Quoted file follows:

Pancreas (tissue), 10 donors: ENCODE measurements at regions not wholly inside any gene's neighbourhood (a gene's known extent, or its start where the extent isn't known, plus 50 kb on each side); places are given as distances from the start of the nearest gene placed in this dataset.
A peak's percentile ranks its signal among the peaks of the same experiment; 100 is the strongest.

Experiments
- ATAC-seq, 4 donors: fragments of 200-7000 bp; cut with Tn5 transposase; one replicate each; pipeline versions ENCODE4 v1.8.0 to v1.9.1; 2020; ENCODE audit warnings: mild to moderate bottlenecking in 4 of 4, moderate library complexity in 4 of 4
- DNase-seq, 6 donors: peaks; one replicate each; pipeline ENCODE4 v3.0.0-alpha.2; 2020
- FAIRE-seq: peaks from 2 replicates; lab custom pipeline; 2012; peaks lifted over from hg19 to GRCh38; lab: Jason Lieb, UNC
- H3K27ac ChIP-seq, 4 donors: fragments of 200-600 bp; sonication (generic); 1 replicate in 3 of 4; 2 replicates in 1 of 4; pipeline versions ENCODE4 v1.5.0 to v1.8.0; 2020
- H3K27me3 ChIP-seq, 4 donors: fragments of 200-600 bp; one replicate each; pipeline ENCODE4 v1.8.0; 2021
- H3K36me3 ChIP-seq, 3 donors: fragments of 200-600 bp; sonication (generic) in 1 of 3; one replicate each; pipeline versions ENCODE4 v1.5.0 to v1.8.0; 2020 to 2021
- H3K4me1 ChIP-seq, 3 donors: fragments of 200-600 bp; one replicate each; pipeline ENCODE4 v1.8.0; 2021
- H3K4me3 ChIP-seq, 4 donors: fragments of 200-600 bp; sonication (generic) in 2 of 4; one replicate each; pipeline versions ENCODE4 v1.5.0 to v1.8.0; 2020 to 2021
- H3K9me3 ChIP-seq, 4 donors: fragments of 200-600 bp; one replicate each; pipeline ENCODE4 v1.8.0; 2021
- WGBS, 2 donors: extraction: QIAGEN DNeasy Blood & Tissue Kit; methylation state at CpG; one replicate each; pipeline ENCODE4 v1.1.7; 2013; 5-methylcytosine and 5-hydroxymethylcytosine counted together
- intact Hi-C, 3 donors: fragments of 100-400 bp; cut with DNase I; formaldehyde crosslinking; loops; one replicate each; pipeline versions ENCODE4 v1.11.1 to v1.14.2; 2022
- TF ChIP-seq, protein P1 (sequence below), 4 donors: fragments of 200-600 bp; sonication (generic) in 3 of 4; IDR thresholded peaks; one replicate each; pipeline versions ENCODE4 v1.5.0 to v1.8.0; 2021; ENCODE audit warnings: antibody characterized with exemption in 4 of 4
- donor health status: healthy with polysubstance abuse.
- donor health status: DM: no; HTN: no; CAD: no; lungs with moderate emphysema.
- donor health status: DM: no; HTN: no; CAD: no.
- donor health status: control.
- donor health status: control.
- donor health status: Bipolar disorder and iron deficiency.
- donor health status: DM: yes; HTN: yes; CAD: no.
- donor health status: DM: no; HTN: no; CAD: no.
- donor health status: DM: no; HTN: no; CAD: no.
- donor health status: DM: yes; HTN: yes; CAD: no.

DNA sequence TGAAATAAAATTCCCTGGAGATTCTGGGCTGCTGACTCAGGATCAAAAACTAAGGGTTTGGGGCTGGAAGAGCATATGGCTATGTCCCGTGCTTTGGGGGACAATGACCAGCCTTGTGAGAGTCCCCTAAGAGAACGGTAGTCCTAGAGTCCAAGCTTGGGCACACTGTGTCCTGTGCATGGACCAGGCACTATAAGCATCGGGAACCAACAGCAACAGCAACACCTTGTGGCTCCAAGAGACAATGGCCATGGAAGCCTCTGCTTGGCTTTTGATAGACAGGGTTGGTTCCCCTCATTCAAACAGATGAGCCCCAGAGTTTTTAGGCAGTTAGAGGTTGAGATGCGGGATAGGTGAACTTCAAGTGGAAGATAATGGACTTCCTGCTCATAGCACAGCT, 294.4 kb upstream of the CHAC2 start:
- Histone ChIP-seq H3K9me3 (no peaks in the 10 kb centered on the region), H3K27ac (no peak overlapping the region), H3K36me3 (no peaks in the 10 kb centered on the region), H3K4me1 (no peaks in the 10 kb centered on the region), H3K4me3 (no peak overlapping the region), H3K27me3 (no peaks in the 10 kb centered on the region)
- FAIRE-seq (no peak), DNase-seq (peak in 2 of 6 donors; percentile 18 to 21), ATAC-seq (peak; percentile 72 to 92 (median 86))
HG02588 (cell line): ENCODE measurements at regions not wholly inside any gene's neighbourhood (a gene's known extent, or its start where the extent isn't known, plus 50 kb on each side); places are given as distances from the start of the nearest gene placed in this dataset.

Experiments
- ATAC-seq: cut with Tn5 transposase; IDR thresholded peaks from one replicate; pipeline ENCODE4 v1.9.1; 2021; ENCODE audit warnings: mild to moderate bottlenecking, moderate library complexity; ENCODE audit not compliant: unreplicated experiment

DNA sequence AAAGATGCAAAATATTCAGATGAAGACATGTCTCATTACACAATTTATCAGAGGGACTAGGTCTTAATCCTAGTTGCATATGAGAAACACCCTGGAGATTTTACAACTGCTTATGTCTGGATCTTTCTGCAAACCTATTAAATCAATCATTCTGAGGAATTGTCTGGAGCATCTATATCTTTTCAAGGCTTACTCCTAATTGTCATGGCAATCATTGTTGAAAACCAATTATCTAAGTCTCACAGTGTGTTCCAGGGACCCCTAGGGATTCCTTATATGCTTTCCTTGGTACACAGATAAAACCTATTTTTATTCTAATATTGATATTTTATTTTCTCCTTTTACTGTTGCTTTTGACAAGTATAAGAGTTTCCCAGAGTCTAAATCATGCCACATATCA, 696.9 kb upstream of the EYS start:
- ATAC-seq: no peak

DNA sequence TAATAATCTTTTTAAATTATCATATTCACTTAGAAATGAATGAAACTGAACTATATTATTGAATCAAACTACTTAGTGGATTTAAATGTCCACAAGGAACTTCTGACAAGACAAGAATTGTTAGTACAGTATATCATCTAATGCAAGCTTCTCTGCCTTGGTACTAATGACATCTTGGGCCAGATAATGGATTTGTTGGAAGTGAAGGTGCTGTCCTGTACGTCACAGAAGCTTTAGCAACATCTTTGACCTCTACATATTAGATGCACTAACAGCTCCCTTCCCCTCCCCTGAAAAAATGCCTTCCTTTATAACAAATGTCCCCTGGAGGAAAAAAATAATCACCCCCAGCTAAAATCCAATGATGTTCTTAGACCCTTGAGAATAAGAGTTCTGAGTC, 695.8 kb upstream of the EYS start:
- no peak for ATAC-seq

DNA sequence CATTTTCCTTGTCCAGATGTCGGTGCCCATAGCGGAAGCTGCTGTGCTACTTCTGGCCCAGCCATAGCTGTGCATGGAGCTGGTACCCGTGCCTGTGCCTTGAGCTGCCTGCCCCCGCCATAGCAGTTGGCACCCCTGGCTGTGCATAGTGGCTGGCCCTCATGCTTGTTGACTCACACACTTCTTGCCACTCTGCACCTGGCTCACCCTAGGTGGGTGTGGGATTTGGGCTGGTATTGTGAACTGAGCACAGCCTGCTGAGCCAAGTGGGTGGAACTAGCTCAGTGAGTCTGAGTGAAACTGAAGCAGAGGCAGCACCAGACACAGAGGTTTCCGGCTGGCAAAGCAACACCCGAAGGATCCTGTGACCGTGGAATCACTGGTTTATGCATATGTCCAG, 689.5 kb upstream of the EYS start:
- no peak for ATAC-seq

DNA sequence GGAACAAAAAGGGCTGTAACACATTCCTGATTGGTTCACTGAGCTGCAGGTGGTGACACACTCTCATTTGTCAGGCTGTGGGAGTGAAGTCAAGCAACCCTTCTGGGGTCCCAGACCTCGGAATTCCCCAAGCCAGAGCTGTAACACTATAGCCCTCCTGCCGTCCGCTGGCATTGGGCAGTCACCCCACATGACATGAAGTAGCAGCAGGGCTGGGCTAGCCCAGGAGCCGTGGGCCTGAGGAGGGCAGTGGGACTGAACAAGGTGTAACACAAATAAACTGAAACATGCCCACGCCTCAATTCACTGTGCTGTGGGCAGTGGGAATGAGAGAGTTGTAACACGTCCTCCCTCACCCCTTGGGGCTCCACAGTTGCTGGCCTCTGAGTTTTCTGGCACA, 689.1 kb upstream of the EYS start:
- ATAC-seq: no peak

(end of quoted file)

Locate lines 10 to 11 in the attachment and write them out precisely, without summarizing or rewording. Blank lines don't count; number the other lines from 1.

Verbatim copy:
- H3K4me1 ChIP-seq, 3 donors: fragments of 200-600 bp; one replicate each; pipeline ENCODE4 v1.8.0; 2021
- H3K4me3 ChIP-seq, 4 donors: fragments of 200-600 bp; sonication (generic) in 2 of 4; one replicate each; pipeline versions ENCODE4 v1.5.0 to v1.8.0; 2020 to 2021